It’s going on six months since the Senior Center at Ashland City closed its doors in March because of Gov. Bill Lee’s executive order covering COVID-19 safety guidelines.

That order was set to expire Aug. 29 but the previous day Lee extended the mandatory closure of longterm care facilities and senior centers.

A spokesman for the governor had not responded to requests for comments about keeping the senior centers closed.

Many seniors say they miss the company, camaraderie and activities at the popular senior center.

For Joyce Click, 74, of Ashland City, the center has been a place of celebration, inspiration and cutting up with fellow senior citizens.

“I miss the center, the people gathering around, playing cards and sharing stories,” said Click, who teaches classes at the center in making wreaths, and his known for her quick wit and humor.

“I really enjoy teaching, and I love the activities at the center. It’s a great place to just socialize.”

Jerri Moore, 77, has been a regular at the center for many years, and she readily admits to feeling a void in her life with the center shutting down.

“Love the painting classes so much.” Moore said. “It’s a good group, and we have a good time. The instructor Nancy Hart Reeves is wonderful and very patient.”

Moore said she also looks forward to mixing things up with the card players at the center.

“We all cook and share,” she said. “We enjoy each other, but sadly we’ve lost three since we’ve been shut down. You get close to each other, help each other out. I look forward to all the people, meeting, and if anybody needs a ride, I’d help. Just have them call me.”

Lindy Murff is a long-time instructor at the center, and she is known for her support, volunteerism and humor.

“I miss the busy-ness that I had created, and on other days I don’t,” she said. “But with the shutdown, it’s a delicate line to walk. People are dying from this and especially our seniors are vulnerable. I’m not in a hurry to put anyone in a position of harm. So, we must wait ... this too shall pass.”

Among the classes Murff teaches at the senior center are Tai Chi for arthritis, yoga, dance and S.A.I.L., which stands for “Stay Active and Independent for Life.”

Afternoon Activities Coordinator Roy Dye said he also misses seeing the seniors gather together, but he also understands that they are especially vulnerable for COVID-19.

“We have continued our efforts to clean, sanitize, rearrange and make all possible accommodations for social distancing,” said Dye. “We want to ensure that we have a safe, clean and fun environment that meets all guidelines that allows us to reopen. We miss everyone and look forward to the day we can be together again.”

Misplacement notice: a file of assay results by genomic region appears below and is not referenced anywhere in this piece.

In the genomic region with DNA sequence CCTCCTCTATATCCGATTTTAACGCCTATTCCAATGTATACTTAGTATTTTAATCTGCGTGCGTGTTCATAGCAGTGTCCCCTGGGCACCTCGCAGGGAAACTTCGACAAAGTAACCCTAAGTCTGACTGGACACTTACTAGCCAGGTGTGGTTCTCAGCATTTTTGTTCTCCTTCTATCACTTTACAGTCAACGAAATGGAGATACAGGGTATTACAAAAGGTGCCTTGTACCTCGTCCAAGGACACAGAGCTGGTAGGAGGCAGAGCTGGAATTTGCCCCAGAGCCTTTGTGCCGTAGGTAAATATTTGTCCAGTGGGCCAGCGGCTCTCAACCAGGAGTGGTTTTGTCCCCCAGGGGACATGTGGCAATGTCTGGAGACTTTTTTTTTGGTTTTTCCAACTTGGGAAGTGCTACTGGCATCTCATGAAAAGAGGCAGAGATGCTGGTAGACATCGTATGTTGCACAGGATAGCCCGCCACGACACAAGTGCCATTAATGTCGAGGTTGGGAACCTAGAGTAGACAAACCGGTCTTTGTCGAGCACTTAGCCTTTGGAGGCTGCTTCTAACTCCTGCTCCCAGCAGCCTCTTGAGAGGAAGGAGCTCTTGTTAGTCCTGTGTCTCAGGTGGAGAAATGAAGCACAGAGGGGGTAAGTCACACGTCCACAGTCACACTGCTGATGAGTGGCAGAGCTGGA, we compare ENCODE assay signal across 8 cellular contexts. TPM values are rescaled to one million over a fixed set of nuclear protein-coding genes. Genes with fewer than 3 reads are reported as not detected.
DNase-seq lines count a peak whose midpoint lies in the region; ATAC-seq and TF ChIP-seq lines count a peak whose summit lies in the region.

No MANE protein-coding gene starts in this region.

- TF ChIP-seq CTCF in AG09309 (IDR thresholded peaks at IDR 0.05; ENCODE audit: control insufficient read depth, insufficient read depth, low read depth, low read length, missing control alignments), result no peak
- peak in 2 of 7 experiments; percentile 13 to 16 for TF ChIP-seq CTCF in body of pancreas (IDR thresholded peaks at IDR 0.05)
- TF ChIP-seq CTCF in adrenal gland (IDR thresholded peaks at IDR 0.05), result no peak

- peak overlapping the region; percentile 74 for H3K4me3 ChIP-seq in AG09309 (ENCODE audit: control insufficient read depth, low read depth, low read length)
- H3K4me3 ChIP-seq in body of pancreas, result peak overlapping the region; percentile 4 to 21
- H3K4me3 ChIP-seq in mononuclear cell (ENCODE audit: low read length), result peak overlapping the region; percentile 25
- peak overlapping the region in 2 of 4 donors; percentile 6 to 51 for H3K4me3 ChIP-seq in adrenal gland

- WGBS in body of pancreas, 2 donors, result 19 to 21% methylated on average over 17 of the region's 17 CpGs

Director Melissa Womack echoes the sentiments expressed by the members and staff.

“We miss the people the most,” she said. “We know that a large part of their routines depends on the Senior Center.”

Womack cites several positives that have come about during the shutdown.

“We have had several maintenance and upgrade projects going on in the center, that would be hard to accomplish if the daily activities were in operation,” she said. “As for our concerns during the shutdown, they have been mostly about the well-being of our seniors. Many rely on the senior center as their main source of socialization. We have been talking to many of our seniors to stay in touch and check in to see how they are doing. Our concern is that isolation can cause decline in health as well as depression. The staff has worked hard to prepare the center for the reopening to ensure the seniors come to a clean, safe environment, with social distancing in place.”

Womack noted that she and her staff are prepared for the reopening with new guidelines set into place to ensure the safety and good health practices of senior citizens. 

“We want to reassure our seniors that the staff of the senior center have put their health first and foremost by executing the guidelines set for reopening,” she said. “All activities will not resume immediately, but there will be a phase in when reopening is possible.”

Murff reiterated the positives that come with socializing and engaging in activities at the center.

“I really miss the hugs and laughter and watching our eyes light up together when the music comes on, and we start moving,” she said. “I miss the company more than the exercise. Quarantine is hard on my heart because I really love people. That said, we find ourselves raising our 21-month-old grandson which happened March 1 and March 12 was my last day at work. My ticket business I run got hit just as hard as the senior center, with nine shows cancelled in a 72-hour timeframe, and now all are cancelled in 2020. So, I am collecting unemployment for the first time in my life, full time parenting at 55, and wishing I was 65 so I could retire.”

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